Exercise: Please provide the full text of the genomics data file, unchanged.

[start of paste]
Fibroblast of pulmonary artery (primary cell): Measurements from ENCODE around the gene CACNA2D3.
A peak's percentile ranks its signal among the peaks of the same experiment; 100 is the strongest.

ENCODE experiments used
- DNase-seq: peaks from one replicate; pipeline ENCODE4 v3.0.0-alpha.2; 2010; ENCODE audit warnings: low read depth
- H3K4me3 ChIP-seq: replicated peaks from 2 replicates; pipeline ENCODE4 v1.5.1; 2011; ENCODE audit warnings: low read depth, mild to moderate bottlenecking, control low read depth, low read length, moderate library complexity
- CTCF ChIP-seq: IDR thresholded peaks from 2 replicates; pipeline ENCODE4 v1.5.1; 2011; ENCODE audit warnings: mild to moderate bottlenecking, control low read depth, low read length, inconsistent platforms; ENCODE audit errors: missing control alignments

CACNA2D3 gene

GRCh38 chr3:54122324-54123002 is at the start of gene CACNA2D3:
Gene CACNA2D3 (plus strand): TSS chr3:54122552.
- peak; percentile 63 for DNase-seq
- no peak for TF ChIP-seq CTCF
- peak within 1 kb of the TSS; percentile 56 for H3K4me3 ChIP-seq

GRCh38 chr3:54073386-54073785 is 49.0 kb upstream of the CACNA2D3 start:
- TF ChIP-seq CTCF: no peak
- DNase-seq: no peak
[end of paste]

Fibroblast of pulmonary artery (primary cell): Measurements from ENCODE around the gene CACNA2D3.
A peak's percentile ranks its signal among the peaks of the same experiment; 100 is the strongest.

ENCODE experiments used
- DNase-seq: peaks from one replicate; pipeline ENCODE4 v3.0.0-alpha.2; 2010; ENCODE audit warnings: low read depth
- H3K4me3 ChIP-seq: replicated peaks from 2 replicates; pipeline ENCODE4 v1.5.1; 2011; ENCODE audit warnings: low read depth, mild to moderate bottlenecking, control low read depth, low read length, moderate library complexity
- CTCF ChIP-seq: IDR thresholded peaks from 2 replicates; pipeline ENCODE4 v1.5.1; 2011; ENCODE audit warnings: mild to moderate bottlenecking, control low read depth, low read length, inconsistent platforms; ENCODE audit errors: missing control alignments

CACNA2D3 gene

GRCh38 chr3:54122324-54123002 is at the start of gene CACNA2D3:
Gene CACNA2D3 (plus strand): TSS chr3:54122552.
- peak; percentile 63 for DNase-seq
- no peak for TF ChIP-seq CTCF
- peak within 1 kb of the TSS; percentile 56 for H3K4me3 ChIP-seq

GRCh38 chr3:54073386-54073785 is 49.0 kb upstream of the CACNA2D3 start:
- TF ChIP-seq CTCF: no peak
- DNase-seq: no peak